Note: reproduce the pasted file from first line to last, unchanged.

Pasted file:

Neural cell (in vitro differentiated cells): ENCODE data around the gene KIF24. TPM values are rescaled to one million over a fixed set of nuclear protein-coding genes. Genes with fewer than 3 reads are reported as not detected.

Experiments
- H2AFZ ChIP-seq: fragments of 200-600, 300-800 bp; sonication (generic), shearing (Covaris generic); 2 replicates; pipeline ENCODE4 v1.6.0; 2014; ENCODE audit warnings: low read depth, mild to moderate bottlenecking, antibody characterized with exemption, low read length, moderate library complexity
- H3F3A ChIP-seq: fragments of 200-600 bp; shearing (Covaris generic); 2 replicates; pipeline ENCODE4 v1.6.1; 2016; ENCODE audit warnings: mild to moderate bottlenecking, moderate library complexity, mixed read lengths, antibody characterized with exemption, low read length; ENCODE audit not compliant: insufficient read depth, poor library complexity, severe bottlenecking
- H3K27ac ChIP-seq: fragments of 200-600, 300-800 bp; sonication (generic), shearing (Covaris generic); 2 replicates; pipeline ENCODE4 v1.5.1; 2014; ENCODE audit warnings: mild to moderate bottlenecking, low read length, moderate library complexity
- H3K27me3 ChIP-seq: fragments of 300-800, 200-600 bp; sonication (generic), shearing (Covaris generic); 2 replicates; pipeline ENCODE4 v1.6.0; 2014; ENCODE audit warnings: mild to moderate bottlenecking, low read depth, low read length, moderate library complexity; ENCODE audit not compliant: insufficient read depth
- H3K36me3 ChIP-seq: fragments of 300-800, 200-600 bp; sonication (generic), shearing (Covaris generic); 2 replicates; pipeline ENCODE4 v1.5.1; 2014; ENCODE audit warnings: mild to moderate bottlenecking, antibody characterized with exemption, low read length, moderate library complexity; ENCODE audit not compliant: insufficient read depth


Neural cell (in vitro differentiated cells): ENCODE data around the gene KIF24. TPM values are rescaled to one million over a fixed set of nuclear protein-coding genes. Genes with fewer than 3 reads are reported as not detected.

Experiments
- H2AFZ ChIP-seq: fragments of 200-600, 300-800 bp; sonication (generic), shearing (Covaris generic); 2 replicates; pipeline ENCODE4 v1.6.0; 2014; ENCODE audit warnings: low read depth, mild to moderate bottlenecking, antibody characterized with exemption, low read length, moderate library complexity
- H3F3A ChIP-seq: fragments of 200-600 bp; shearing (Covaris generic); 2 replicates; pipeline ENCODE4 v1.6.1; 2016; ENCODE audit warnings: mild to moderate bottlenecking, moderate library complexity, mixed read lengths, antibody characterized with exemption, low read length; ENCODE audit not compliant: insufficient read depth, poor library complexity, severe bottlenecking
- H3K27ac ChIP-seq: fragments of 200-600, 300-800 bp; sonication (generic), shearing (Covaris generic); 2 replicates; pipeline ENCODE4 v1.5.1; 2014; ENCODE audit warnings: mild to moderate bottlenecking, low read length, moderate library complexity
- H3K27me3 ChIP-seq: fragments of 300-800, 200-600 bp; sonication (generic), shearing (Covaris generic); 2 replicates; pipeline ENCODE4 v1.6.0; 2014; ENCODE audit warnings: mild to moderate bottlenecking, low read depth, low read length, moderate library complexity; ENCODE audit not compliant: insufficient read depth
- H3K36me3 ChIP-seq: fragments of 300-800, 200-600 bp; sonication (generic), shearing (Covaris generic); 2 replicates; pipeline ENCODE4 v1.5.1; 2014; ENCODE audit warnings: mild to moderate bottlenecking, antibody characterized with exemption, low read length, moderate library complexity; ENCODE audit not compliant: insufficient read depth